Friday, August 3, 2018
Nowhere is the fine style portrait quite so underappreciated as in the coinage of Rome.
From the fist coinage during the era of the Punic Wars with Carthage through to the Imperatorial Era of the civil wars following Julius Caesar's assassination the coinage of Rome (with a very few notable exceptions) is at best proficient, and more often crude. This is especially true with the portraits, few of which have been identified with any certainty.
For the collector, the period of coinage relies more on historical interest and rarity to determine value.
This is true until the advent of Julius Caesar.
Though Rome was a Republic when Caesar was born (or Res Publica - a Thing of the People) the era of the humble republican citizen politician was long over. Caesar's father's sister was married to Marius, who was engaged in a series of civil wars with Sulla. When Sulla ascended, Caesar had to flee Rome. As a young man he spent much time in the court of Nicomedes in Bythinia, where he was tutored in the Greek Arts (a source of unflattering rumor later in his career).
When he returned to Rome he began a political career the ended when he became Rome's first Dictator for Life in 44 BC.
During the final years of his life he began a series of Portrait Coins bearing his own image. This coinage is indeed extensive as much of it was used to pay his enormous army. Much of it is very crude in the Roman tradition.
a very crude Caesar portrait with a very high technical grade.
However, some of this portrait coinage was engraved by artists of great talent - whose identities have been lost - but who were either of Greek origin or had been trained in the Greek tradition of portraiture.
In the words of Horace: "Captive Greece captured the victor (Rome) and brought the Arts to rustic Latium."
After Julius Caesar, Octavian became Emperor and he in turn invited many celebrated Greek artists to his court where they engraved many coins with portraits of beautiful style. And so it was with every Emperor that followed during the ascending period of the empire.
But the eternal question: How do we judge fine style?
The caesar portrait above sold for $100,000 in a recent NAC aucttion.
The portrait below sold for $30,000 in a recent CNG auction
The condition of the one on top is undoubtedly superior.
Both coins are described by respected catalogers as "Fine style."
Yet the coin above is a cartoonish caricature of Caesar while the one below is a masterpiece of portraiture.
Why do I say that? There is so much personality in the face of the portrait below. Is shows a noble yet care-worn visage, proud perhaps to a fault, yet burdened by power of position. I know I am not alone in thinking that this is one of the true masterpieces of Roman portraiture.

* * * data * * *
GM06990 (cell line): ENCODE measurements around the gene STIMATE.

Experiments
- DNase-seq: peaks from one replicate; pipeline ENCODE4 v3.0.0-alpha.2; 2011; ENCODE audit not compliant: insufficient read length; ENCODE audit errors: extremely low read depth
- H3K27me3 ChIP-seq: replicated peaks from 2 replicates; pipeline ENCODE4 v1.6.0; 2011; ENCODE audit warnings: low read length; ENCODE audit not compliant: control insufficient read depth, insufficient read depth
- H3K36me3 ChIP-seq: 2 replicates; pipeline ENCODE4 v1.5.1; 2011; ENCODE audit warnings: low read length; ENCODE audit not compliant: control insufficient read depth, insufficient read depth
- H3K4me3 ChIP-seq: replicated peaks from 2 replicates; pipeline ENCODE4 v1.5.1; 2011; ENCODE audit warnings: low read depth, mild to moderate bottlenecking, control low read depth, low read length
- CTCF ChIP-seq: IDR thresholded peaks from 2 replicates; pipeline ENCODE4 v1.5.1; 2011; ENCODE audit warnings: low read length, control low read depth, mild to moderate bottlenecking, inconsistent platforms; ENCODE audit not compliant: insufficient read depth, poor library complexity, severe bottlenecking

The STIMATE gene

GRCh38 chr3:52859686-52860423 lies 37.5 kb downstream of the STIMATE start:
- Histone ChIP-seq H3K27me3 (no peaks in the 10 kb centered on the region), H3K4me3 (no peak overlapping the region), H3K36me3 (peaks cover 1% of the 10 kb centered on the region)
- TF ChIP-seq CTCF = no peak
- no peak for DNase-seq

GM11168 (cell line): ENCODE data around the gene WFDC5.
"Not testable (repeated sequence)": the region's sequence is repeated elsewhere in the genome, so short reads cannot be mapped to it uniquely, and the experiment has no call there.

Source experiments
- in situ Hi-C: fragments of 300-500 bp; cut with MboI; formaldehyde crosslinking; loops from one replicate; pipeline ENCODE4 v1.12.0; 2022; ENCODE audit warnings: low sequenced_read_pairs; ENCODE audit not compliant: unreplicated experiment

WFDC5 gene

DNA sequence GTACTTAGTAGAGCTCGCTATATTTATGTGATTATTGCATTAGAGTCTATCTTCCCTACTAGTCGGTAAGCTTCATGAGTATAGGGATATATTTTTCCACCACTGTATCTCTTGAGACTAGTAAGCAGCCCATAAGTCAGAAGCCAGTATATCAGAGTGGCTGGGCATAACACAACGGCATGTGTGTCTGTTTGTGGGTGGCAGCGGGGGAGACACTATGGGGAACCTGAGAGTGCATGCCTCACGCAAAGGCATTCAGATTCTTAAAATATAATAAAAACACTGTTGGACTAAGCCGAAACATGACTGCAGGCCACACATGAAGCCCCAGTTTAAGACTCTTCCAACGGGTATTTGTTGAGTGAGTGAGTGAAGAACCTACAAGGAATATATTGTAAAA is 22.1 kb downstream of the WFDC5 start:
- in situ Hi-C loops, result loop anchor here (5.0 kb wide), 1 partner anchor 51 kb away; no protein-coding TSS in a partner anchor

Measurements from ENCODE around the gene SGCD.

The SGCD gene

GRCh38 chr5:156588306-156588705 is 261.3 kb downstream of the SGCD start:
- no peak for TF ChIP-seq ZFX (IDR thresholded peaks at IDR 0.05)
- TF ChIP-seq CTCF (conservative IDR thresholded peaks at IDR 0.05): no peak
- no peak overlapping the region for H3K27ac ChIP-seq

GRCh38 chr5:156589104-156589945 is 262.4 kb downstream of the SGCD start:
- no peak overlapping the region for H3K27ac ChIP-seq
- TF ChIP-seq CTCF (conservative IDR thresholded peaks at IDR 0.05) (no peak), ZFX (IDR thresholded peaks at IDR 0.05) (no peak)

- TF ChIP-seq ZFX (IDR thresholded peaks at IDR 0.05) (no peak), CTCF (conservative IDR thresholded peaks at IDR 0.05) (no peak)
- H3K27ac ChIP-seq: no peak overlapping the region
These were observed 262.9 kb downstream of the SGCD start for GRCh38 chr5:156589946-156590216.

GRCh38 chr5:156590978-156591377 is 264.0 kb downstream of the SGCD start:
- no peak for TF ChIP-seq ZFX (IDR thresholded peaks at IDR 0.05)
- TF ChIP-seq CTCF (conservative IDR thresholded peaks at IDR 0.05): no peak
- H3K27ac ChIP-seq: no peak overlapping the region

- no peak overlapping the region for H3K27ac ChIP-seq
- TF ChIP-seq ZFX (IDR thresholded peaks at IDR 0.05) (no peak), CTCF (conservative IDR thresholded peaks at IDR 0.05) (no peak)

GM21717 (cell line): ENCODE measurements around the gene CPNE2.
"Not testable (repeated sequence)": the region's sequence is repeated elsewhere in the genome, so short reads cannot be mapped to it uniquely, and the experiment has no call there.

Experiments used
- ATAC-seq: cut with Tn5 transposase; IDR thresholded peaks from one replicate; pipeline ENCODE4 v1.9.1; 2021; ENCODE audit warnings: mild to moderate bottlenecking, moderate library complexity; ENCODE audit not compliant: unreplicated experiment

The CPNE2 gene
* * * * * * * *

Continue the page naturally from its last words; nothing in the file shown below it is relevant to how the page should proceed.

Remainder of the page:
The coin above is a cartoon, plain and simple.
It is quite absurd, in my opinion, that the coin above would cost more than the one below.
It is purely a function of the condition bias in the coin world, that exists in no other art medium.
Take the two paintings below for example:
The painting above is by Leonardo Da Vinci. The one below is by Cynthia Snyder.
The one by Leonardo Da Vinci has been vandalized several times, once with acid - and restored several times, It would receive a surface grade of 1/5 from NGC, and probably get an overall grade of VF.
The one by Cynthia Snyder, a fine canadian artistst is in CH MS 5/5 condition.
Yet the one above is the most valuable painting in the world, and the one below is very modestly priced.
How can this be? It would seem crazy to a coin collector. Yet it is true!
Does this mean that the painting market is bizarrely priced? Or is it the coin market bizarrely priced?
Only time willl tell.
Tuesday, July 24, 2018
As more and more people are drawn into numismatics, the very first thing everyone seizes upon is "quality" as reflected by numerical grades.
In the modern era - let's say starting with the invention of the coin press in the 17th century, a great uniformity was brought to coinage. One coin or medal would look substantially like another - except for the state of preservation.
For these modern coins and medals therefore it is logical to seek out the finest numerical grade, reflecting the highest state of preservation.
But before that, when coins and medals were hand struck - the skill of those striking the coin or medal often had more to do with the overall attractiveness of the piece than the overall state of preservation.